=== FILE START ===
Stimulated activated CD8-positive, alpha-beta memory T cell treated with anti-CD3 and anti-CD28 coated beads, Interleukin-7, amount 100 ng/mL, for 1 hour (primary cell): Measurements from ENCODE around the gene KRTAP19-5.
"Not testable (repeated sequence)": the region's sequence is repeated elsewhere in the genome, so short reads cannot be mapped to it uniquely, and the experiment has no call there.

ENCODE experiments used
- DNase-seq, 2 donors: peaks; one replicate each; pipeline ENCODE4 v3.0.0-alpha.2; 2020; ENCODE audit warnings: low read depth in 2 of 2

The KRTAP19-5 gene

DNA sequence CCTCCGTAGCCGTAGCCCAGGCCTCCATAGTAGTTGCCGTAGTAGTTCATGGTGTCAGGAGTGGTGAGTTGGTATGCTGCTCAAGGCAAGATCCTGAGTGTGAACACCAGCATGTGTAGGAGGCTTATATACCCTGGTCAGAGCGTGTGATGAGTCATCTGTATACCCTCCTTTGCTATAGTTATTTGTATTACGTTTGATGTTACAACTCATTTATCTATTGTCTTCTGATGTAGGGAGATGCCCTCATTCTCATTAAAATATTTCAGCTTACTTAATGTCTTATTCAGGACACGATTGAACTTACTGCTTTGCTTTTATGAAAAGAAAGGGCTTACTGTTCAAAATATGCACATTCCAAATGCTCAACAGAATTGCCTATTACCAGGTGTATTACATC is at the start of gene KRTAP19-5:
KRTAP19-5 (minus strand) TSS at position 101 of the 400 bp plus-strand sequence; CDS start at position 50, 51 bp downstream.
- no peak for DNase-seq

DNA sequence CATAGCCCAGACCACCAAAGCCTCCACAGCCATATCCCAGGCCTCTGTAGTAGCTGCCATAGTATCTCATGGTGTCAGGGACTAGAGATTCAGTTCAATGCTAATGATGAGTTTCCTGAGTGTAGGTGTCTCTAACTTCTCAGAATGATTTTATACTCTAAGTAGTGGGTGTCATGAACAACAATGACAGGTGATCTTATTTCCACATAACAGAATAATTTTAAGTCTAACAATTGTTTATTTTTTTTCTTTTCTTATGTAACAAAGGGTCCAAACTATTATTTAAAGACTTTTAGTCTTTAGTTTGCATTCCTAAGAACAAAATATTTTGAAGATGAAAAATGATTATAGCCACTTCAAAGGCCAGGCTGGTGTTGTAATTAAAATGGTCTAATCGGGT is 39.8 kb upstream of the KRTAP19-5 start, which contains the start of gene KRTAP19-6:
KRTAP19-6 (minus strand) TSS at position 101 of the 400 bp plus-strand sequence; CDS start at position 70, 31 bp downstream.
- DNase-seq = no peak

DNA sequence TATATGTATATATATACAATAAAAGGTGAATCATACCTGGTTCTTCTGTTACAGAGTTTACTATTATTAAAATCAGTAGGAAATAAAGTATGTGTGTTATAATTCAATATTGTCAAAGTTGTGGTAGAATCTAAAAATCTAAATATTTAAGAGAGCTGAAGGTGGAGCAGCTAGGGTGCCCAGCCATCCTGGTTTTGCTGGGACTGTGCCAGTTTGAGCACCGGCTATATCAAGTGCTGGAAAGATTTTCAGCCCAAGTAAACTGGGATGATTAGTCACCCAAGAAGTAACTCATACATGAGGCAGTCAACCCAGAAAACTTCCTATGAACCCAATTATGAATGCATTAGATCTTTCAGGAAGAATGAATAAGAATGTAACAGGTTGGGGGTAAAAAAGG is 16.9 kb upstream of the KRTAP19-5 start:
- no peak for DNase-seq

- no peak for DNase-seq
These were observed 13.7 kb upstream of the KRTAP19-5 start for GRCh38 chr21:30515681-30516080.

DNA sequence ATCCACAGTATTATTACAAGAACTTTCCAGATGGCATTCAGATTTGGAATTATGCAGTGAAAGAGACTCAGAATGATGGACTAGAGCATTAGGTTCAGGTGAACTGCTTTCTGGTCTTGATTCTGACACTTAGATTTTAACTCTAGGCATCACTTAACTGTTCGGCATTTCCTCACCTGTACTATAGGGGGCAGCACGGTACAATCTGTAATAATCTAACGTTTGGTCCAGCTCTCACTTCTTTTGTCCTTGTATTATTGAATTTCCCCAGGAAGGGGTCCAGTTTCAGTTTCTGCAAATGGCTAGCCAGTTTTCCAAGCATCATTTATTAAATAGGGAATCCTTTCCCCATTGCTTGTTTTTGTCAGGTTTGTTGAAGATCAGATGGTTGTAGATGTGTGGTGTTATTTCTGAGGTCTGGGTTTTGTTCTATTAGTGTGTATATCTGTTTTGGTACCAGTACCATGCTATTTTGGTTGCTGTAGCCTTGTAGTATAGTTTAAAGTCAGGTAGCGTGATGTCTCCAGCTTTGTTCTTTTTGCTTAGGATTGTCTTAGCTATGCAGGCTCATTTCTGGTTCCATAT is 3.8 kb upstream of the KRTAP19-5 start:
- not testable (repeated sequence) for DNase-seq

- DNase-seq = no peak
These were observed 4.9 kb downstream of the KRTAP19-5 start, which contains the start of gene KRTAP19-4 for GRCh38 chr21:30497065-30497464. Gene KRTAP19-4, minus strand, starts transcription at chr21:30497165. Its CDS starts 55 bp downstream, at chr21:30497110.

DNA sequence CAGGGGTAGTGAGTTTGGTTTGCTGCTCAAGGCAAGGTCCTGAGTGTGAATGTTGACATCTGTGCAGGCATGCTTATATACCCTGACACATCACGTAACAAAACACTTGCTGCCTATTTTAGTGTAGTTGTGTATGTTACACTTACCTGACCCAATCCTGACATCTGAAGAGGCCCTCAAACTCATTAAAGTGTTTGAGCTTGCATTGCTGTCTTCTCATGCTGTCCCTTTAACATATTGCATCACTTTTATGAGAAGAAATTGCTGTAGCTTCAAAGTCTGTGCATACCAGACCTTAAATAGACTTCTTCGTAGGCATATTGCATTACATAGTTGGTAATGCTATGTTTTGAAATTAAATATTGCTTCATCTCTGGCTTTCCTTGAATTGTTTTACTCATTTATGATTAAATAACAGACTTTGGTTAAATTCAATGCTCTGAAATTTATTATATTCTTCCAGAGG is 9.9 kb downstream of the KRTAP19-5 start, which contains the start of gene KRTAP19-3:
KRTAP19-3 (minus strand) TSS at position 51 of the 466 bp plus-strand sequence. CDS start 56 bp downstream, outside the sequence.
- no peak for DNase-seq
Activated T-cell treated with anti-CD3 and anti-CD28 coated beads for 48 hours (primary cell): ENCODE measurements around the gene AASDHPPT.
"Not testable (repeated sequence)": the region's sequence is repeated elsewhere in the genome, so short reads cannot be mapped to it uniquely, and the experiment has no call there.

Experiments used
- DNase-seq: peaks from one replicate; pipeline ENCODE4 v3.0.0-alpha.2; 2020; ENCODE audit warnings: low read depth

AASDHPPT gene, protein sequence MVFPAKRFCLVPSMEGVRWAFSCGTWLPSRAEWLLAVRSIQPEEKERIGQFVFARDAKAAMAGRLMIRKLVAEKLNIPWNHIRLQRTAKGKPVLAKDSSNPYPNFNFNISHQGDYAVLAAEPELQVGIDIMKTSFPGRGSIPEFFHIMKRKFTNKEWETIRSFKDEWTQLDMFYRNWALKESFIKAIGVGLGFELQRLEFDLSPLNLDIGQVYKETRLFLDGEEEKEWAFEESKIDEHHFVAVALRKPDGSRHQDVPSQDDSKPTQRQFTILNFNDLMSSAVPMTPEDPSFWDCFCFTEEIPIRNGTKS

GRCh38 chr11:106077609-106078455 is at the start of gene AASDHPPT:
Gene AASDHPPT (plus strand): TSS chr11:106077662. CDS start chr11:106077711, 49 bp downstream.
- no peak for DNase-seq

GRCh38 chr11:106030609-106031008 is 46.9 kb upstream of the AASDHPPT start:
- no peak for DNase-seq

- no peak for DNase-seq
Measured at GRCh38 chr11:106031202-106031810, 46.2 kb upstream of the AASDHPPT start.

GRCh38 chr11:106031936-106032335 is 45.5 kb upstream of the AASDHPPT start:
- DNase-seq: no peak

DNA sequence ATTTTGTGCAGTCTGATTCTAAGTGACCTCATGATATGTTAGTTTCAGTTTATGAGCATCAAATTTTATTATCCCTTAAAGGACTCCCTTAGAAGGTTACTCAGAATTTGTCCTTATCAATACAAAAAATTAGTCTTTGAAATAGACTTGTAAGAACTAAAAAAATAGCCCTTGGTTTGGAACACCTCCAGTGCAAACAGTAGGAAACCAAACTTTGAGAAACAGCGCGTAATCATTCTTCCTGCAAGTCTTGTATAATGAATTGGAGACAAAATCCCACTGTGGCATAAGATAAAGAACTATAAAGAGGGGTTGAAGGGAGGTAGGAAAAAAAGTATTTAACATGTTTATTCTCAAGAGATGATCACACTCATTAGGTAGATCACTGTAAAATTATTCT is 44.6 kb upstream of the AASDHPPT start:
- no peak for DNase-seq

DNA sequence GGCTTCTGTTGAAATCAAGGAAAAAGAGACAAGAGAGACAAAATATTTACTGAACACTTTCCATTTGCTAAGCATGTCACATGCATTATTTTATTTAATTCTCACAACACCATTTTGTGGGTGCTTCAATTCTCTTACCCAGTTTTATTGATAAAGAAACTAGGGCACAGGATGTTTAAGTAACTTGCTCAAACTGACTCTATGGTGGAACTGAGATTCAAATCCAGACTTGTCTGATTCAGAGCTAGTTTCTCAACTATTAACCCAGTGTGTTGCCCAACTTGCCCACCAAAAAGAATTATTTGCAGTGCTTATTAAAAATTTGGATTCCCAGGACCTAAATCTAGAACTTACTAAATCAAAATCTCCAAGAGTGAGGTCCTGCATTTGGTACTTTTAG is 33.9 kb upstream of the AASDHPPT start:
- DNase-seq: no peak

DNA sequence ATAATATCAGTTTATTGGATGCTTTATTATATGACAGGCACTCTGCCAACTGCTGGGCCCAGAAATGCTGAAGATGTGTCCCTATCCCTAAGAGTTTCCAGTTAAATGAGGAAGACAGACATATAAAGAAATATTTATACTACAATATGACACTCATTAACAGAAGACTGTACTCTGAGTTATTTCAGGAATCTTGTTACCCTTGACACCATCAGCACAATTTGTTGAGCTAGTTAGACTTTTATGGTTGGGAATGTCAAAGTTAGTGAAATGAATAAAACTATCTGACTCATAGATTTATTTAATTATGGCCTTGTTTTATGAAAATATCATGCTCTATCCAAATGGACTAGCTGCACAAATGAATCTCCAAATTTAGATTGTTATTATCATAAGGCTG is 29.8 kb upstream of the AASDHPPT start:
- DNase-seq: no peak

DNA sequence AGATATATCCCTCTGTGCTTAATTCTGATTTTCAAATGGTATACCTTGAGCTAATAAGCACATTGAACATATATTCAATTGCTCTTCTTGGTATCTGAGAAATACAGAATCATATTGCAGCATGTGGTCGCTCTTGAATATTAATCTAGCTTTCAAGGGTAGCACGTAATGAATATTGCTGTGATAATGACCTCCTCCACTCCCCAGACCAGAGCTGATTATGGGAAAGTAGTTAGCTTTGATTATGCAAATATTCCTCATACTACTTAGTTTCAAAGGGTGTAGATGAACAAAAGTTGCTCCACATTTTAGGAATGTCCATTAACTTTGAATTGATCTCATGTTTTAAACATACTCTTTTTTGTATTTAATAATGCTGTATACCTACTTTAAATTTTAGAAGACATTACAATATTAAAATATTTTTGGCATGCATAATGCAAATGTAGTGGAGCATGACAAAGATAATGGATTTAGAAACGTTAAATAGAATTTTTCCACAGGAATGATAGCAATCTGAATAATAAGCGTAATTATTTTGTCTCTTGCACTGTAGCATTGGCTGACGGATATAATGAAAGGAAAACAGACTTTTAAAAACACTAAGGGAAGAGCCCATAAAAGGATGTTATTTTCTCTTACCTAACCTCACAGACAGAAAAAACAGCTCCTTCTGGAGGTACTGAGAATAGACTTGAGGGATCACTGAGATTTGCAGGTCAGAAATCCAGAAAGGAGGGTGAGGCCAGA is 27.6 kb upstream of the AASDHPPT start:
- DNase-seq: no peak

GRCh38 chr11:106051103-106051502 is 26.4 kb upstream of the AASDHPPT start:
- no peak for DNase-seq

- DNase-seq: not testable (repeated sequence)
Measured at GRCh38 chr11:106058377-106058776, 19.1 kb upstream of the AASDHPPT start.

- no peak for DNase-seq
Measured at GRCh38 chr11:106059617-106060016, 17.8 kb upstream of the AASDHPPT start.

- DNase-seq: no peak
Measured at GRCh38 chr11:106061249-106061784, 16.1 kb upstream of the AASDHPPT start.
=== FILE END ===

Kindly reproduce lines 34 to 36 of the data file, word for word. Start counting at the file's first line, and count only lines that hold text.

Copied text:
Measured at GRCh38 chr11:106031202-106031810, 46.2 kb upstream of the AASDHPPT start.

GRCh38 chr11:106031936-106032335 is 45.5 kb upstream of the AASDHPPT start:
- DNase-seq: no peak